SAN FRANCISCO — As the California economic recovery inches forward, retailers in the nation’s most populous state have been handed a potential boost in sales: a 1 percent decline in the statewide sales tax, equaling a $4.5 billion annual savings for consumers and businesses.
The base sales tax rate is now 7.25 percent as of July 1, after the California legislature let lapse a 1 percent increase imposed in 2009 as a stopgap revenue raiser during the recession.
The sales tax dip is calculated by California to be a $233 savings per household over the next year in this state of more than 37 million people.
It’s unclear how much this increase in disposable income — and lower consumer costs — might increase shopping, but “the sales tax reduction is certainly going to help retailers,” said Alan J. Auerbach, an economics professor with the University of California at Berkeley.
Persistent economic headwinds that are also felt nationally threaten potential California retail gains, such as hefty credit card and home equity debt, as well as mortgages worth more than home values, or sharp declines in housing prices. People’s houses “may not be underwater or at risk for foreclosure,” said Auerbach, “but they are poorer than they were five years ago and that certainly causes a decline in consumption.”
Depending on the locale, when applicable local sales taxes are added, the total rates now range from 7.25 percent for many rural jurisdictions to a high of 9.75 percent for the City of South Gate in Los Angeles County. For population centers, the 1 percent drop now means the rate for San Francisco is 8.5 percent; Los Angeles, 8.75 percent, and San Diego, 7.75 percent, according to the state’s Board of Equalization.
Even in recovery, California’s economy is still considered a global powerhouse, amounting to $1.9 trillion in 2010. If the state were a country, its economy would be ranked ninth in the world, behind Italy, Brazil, the U.K., France, Germany, Japan, China and top-ranked U.S., according to the recently released World Bank global scorecard.
A looming obstacle to economic improvement is California’s 11.8 percent unemployment rate as of June, the second highest in the nation next to Nevada’s 12.4 percent, according to seasonally adjusted data released late last month by the U.S. Bureau of Labor Statistics.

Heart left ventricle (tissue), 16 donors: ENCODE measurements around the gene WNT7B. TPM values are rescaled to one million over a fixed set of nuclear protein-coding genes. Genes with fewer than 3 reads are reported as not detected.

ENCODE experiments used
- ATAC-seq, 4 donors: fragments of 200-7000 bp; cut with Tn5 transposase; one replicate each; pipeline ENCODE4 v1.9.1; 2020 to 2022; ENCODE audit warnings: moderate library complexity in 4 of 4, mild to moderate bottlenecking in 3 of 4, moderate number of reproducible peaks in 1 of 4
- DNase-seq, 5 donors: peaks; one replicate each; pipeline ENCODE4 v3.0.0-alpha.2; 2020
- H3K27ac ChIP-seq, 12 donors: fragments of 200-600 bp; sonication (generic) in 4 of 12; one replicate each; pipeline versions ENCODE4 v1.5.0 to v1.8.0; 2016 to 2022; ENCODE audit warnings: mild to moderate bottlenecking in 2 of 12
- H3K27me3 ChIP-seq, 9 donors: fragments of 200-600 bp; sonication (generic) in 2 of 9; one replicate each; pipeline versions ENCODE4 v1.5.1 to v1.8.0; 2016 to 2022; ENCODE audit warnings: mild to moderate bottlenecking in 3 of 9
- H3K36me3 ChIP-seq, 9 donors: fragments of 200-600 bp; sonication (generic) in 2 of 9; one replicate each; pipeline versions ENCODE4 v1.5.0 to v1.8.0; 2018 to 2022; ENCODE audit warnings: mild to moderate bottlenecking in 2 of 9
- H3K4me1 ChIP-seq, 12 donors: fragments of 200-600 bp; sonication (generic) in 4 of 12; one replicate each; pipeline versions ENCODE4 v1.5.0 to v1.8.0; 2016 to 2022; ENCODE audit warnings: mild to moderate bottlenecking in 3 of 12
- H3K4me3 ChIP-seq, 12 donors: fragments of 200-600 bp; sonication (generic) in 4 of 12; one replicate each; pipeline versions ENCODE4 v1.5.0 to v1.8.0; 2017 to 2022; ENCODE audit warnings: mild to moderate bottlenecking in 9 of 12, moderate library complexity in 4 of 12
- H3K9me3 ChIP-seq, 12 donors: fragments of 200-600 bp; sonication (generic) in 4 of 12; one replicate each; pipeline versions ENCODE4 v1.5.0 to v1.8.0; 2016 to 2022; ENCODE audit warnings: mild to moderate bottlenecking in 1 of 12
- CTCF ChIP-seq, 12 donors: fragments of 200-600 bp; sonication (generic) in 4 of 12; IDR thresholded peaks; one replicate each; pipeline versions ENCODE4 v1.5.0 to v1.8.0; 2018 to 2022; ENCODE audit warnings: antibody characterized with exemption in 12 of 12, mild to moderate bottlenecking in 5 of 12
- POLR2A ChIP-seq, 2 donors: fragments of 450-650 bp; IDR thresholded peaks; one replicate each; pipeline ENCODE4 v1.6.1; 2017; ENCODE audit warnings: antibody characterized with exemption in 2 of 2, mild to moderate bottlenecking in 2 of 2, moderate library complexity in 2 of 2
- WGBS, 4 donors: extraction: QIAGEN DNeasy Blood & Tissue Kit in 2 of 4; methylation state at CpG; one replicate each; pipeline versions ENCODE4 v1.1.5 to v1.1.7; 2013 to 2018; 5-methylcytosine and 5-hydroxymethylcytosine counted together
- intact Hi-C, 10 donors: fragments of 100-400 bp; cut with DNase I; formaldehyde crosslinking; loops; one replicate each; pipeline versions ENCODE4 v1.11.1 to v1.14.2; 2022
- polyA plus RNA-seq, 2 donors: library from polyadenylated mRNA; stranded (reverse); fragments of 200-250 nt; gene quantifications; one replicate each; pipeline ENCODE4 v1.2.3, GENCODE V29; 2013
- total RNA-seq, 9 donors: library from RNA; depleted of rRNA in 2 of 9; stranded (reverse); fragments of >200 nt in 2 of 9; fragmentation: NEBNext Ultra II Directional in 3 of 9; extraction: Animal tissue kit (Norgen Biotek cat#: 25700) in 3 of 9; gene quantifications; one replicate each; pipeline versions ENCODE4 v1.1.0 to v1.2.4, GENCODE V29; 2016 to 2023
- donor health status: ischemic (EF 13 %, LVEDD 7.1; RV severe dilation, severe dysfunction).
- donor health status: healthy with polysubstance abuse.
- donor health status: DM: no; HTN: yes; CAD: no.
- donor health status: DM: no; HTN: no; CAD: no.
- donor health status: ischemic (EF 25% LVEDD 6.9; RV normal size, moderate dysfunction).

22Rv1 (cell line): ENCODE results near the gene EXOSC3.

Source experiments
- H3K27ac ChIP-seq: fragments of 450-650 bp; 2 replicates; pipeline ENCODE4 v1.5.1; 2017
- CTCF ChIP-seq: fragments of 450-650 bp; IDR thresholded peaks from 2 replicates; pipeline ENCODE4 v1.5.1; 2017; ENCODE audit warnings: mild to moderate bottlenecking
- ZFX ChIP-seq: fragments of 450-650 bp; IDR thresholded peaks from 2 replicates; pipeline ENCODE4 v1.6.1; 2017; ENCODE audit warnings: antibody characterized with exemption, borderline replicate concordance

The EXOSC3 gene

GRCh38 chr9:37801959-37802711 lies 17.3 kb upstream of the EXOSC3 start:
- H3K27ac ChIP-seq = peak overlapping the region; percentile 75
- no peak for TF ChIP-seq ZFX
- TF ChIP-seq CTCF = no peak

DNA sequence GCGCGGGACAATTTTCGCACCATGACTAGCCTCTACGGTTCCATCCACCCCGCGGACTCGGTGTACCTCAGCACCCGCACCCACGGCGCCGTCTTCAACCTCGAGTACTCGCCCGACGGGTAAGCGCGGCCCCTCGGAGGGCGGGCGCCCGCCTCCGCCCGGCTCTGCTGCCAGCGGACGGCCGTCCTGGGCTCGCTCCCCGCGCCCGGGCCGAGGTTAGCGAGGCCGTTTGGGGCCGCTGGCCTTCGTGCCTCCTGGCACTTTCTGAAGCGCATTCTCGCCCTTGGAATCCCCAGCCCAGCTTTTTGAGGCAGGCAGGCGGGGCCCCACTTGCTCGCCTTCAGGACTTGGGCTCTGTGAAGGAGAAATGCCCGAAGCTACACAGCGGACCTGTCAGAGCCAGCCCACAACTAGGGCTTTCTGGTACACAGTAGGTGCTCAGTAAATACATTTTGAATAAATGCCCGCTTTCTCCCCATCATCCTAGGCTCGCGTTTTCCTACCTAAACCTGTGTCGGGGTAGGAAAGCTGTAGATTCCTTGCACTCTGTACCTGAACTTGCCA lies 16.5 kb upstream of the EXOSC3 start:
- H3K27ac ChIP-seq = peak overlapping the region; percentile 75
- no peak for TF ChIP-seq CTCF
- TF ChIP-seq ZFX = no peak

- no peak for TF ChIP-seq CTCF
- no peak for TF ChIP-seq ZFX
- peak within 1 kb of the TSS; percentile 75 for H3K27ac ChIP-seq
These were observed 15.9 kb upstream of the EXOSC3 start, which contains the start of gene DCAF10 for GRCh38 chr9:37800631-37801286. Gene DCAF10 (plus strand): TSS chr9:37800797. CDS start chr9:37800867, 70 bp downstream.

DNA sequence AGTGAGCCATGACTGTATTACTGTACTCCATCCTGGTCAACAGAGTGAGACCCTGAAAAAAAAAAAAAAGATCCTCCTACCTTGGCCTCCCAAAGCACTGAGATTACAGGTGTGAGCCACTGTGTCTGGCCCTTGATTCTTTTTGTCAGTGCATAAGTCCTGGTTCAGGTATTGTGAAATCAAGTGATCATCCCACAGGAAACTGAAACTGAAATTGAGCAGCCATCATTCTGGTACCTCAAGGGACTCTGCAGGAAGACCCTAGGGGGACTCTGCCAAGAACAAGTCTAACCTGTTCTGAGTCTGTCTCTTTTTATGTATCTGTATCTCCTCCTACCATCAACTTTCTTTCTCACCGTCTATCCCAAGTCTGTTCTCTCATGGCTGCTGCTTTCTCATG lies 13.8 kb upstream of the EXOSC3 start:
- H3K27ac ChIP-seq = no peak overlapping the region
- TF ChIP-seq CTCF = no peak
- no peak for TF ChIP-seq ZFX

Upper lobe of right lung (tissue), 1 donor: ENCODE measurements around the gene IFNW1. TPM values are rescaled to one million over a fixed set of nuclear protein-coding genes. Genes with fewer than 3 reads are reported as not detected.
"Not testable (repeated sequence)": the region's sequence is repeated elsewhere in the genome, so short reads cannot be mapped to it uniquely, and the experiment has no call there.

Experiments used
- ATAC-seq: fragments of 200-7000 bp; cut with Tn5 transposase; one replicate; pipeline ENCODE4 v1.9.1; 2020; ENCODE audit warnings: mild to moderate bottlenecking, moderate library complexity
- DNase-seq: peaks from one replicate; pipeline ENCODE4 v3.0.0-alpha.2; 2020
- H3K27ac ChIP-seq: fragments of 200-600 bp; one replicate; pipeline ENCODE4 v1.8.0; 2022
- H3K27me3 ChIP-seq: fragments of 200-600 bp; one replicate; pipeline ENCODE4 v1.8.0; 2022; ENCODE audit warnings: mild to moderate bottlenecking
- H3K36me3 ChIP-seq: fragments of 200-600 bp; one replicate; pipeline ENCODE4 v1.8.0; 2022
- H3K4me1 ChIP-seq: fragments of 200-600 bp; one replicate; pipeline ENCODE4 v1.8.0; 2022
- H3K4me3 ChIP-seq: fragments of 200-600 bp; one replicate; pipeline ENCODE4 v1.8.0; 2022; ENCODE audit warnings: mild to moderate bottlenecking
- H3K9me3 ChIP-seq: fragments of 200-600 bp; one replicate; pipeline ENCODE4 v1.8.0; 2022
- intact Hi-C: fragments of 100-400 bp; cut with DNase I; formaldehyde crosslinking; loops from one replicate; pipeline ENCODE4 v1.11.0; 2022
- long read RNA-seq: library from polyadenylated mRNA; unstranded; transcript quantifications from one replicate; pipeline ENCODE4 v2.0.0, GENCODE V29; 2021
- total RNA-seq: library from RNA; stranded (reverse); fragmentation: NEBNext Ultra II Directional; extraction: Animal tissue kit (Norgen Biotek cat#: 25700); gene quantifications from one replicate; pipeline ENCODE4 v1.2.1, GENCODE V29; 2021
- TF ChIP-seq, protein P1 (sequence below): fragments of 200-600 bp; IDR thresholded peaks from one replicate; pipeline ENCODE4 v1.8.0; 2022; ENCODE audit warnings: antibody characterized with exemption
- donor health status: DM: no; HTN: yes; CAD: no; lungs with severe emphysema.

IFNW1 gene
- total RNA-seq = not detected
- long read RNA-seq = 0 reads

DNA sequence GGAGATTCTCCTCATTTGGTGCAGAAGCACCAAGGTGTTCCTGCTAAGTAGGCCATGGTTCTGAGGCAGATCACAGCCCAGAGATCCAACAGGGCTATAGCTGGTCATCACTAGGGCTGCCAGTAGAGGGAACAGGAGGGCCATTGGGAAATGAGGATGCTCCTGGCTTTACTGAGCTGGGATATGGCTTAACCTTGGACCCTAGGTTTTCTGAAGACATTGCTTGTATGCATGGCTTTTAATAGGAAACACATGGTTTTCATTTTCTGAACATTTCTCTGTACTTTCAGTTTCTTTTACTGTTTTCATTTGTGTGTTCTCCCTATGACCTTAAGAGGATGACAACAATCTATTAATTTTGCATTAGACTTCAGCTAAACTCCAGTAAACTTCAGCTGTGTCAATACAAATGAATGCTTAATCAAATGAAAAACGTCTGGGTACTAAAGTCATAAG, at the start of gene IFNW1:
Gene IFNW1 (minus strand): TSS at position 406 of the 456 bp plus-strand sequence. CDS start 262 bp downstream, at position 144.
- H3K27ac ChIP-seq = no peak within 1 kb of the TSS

After starting the year with a 12.7 percent jobless rate, California employers are expected to continue adding jobs gradually, although the rate isn’t expected to dip below double digits until the second quarter of 2013, according to the UCLA Anderson Forecast.
Encouraging for retailers, Golden State consumer incomes are also pegged to rise, increasing 4.1 percent this year, 5.3 percent in 2012 and 5.9 percent for 2013. In contrast, incomes during 2010 rose just 2.5 percent after a 2.3 percent decline in the doldrums of 2009, according to the UCLA forecast. (Nationally, incomes this year are forecast to gain 5.1 percent, 3.7 percent in 2012 and 4.8 percent for 2013, after increasing 3.1 percent in 2010 and falling 1.7 percent in 2009.)
Another key retail barometer — taxable sales — are also strengthening, according to the California forecast. There are expected gains this year of 4.4 percent, followed by increases of 6.8 percent in 2012 and 6.6 percent for 2013. In contrast, last year state taxable sales rose 3.5 percent after plummeting 14.2 percent in 2009 and falling 5.2 percent for 2008.
It’s important to note these taxable sales forecasts were calculated before the 1 percent sales tax decline.
Based on the lower rate, it’s difficult to weigh how retail buying patterns might change when other economic factors are afoot to influence consumption, said Jed Kolko, policy fellow with the Public Policy Institute of California. He cited how two years ago when the state increased the rate 1 percent, it coincided with the recession when people were otherwise curbing their purchases.
Nevertheless, retail sales of higher-ticket items, including luxury goods, could benefit, Kolko said. “There may be people who might think this is the right time to buy the unusual higher-priced items,” he said.
On the other hand, retail sales gains “could be because of something else,” such as improvements in the stock market or lower income taxes, he said.
Whatever yardstick is used, California’s economic recovery is uneven, with some regions in the vast state improving faster than others.
For example, in northern California, the San Francisco metropolitan area in June posted an 8.7 percent jobless rate. In contrast in southern California, the greater Los Angeles/Long Beach/Glendale metro area’s unemployment rate was 12.4 percent and San Diego’s 10.4 percent. Rural Imperial County in the southeast registered a 28.5 percent unemployment rate and Merced County in the agriculture rich Central Valley posted a rate of 18.7 percent.
The San Francisco Bay Area, including Silicon Valley, is showing relative strength in contrast to elsewhere in the state because of a concentration of high-tech, bio-tech and health-care related jobs that are balancing the economic drag of the lagging construction experienced in other regions.
“We’re in a good position in the Bay Area because we’re focused on technology and innovation,” said Sean Randolph, executive director of the Bay Area Council Economic Institute. “We have one of the strongest economies in the country if you’re looking at it through that prism.”
Among Bay Area small and medium-sized companies, there’s caution about continued economic growth. According to a second-quarter BAC survey of 432 chief executive officers, 53 percent expect to hire more employees during the second half of the year.
The survey scored a confidence level of 62 on a possible index of 100. While the index is unchanged from a year ago, it registers more than 50, the threshold for gauging “positive economic times.” In contrast, in January 2009 during the recession, the index hit a record low of 31.